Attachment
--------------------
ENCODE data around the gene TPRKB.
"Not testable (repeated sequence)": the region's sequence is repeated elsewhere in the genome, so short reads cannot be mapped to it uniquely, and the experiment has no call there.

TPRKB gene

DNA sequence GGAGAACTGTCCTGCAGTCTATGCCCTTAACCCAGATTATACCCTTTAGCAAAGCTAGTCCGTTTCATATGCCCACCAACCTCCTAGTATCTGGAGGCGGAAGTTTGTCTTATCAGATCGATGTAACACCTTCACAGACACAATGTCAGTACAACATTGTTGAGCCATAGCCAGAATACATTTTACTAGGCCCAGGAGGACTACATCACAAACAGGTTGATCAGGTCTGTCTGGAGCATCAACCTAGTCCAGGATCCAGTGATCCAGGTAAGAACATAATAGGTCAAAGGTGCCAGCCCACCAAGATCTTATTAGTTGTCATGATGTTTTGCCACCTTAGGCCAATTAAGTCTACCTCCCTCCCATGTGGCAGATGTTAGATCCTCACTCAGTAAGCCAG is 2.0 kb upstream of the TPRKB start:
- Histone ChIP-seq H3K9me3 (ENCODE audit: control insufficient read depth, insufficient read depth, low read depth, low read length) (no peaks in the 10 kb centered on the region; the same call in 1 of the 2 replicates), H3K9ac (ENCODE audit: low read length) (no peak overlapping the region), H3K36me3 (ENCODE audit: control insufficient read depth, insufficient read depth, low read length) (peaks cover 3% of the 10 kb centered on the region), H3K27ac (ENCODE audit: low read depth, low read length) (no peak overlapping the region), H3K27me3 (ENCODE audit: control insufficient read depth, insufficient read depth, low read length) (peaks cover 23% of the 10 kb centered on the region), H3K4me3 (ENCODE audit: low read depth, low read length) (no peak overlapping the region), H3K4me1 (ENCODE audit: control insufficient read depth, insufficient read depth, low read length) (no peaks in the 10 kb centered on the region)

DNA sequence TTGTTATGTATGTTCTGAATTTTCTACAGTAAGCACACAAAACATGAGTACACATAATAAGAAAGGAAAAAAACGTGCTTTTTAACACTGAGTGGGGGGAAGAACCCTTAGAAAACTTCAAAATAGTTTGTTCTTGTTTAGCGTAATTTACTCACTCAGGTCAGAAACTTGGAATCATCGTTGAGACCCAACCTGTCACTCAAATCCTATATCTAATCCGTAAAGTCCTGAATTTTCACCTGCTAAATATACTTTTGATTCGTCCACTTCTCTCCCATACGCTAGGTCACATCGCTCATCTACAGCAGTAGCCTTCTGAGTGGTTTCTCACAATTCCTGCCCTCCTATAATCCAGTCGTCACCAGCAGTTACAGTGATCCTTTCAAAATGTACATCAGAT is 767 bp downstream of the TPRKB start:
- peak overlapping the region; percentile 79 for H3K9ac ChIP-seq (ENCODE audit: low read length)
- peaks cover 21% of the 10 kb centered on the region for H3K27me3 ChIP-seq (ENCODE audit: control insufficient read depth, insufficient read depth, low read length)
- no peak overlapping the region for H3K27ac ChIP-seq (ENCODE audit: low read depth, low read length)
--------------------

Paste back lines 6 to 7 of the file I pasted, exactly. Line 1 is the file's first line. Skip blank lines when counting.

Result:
DNA sequence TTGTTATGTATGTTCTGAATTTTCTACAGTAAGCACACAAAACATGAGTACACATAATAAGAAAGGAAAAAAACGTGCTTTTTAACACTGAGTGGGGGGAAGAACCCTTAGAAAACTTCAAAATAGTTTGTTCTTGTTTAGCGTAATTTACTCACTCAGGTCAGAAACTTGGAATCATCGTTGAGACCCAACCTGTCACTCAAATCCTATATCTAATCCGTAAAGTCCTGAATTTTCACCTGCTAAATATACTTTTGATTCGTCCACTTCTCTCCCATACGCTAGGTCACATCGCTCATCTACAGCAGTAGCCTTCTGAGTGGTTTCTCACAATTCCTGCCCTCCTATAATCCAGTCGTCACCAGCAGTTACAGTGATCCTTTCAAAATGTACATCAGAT is 767 bp downstream of the TPRKB start:
- peak overlapping the region; percentile 79 for H3K9ac ChIP-seq (ENCODE audit: low read length)